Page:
• GC columns suitable for analysis of dioxins and PCBs
    • SupraSolv® high quality solvents for trace GC analysis
    • Certified reference materials and analytical standards for accurate analysis
  • TOC Monitoring In Process Return Condensate

    Industrial power plants or co-generation power plants utilize steam for industrial purposes other than power production.
    Part of the steam is extracted from the water steam cycle and used for specific manufacturing processes. Examples of such industrial steam usage are refining, pulp and paper production, brewing, district heating, sugar and rubber production and countless more. After the steam is used it will return to the water steam cycle as a return condensate.
    This is identified as the critical point. If a potentially contaminated condensate from external use is re-fed into the "clean" cycle this can cause critical chemistry issues and damages at major generation components.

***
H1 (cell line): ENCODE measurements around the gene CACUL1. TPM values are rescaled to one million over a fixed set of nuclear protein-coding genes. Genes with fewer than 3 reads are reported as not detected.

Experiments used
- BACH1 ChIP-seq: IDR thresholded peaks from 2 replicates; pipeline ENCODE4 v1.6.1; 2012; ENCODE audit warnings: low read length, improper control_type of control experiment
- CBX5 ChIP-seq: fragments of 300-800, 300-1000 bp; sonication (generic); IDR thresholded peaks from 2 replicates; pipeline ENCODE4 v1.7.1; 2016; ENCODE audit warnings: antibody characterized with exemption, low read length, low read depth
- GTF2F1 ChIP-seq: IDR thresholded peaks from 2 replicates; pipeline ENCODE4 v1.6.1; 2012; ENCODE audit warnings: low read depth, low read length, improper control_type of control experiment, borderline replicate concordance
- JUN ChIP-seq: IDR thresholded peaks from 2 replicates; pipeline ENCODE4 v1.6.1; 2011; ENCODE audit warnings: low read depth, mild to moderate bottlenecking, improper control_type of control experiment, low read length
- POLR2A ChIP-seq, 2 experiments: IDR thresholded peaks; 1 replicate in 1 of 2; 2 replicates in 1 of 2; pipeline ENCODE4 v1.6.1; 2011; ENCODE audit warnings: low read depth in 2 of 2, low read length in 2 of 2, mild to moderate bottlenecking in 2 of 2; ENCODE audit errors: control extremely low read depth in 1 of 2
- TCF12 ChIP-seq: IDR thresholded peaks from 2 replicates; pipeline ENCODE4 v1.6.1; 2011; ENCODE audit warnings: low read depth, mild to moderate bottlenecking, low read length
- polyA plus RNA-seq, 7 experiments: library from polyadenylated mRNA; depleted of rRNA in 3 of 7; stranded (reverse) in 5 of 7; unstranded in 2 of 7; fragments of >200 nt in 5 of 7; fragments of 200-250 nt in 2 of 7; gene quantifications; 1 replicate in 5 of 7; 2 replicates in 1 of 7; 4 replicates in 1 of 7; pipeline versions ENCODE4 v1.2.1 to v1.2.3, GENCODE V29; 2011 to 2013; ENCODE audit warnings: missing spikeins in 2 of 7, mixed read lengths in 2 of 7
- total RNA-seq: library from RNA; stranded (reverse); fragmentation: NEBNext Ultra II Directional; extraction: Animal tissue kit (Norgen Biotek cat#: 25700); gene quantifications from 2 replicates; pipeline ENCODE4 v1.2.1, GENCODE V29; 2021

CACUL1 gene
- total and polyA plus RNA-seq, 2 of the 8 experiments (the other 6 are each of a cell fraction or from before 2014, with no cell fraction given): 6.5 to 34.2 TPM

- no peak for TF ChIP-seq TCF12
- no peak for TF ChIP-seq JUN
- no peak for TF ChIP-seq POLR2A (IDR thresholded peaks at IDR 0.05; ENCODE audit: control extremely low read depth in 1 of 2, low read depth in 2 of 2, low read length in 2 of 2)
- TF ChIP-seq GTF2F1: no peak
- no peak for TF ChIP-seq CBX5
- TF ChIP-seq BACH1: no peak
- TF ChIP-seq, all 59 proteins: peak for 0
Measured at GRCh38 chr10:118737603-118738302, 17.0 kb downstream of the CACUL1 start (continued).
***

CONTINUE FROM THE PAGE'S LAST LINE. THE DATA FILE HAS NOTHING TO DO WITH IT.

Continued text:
Since the steam generation plant and the industrial plant are typically managed separately and are controlled areas, the return condensate defines the transfer point where either party must ensure that values are meeting requirements.

  • Custom Water Panel Answers Multiple Water Questions

    From intake through flocculation, sedimentation, filtration, and disinfection, water plants monitor and control a number of water quality parameters before going to distribution. Increasingly plant managers are recognizing the value of a final check on those parameters. A mid-size water system in the southeast was looking to pull together multiple measurements in a single panel. After reviewing off-the-shelf solutions, they realized there was nothing that met their requirements.

  • Wastewater Solutions

    Optimization of wastewater treatment plants, and sewage and stormwater networks to prevent events and automate processes. Water utility companies must ensure a safe, reliable and cost-effective service for citizens.


The ability to continuously and accurately measure water quality is a key requirement in many processes. Learn how the range of ABB's water analysis solutions provide real-time data on process conditions that can be used to improve efficiency, tighten performance, and safeguard quality.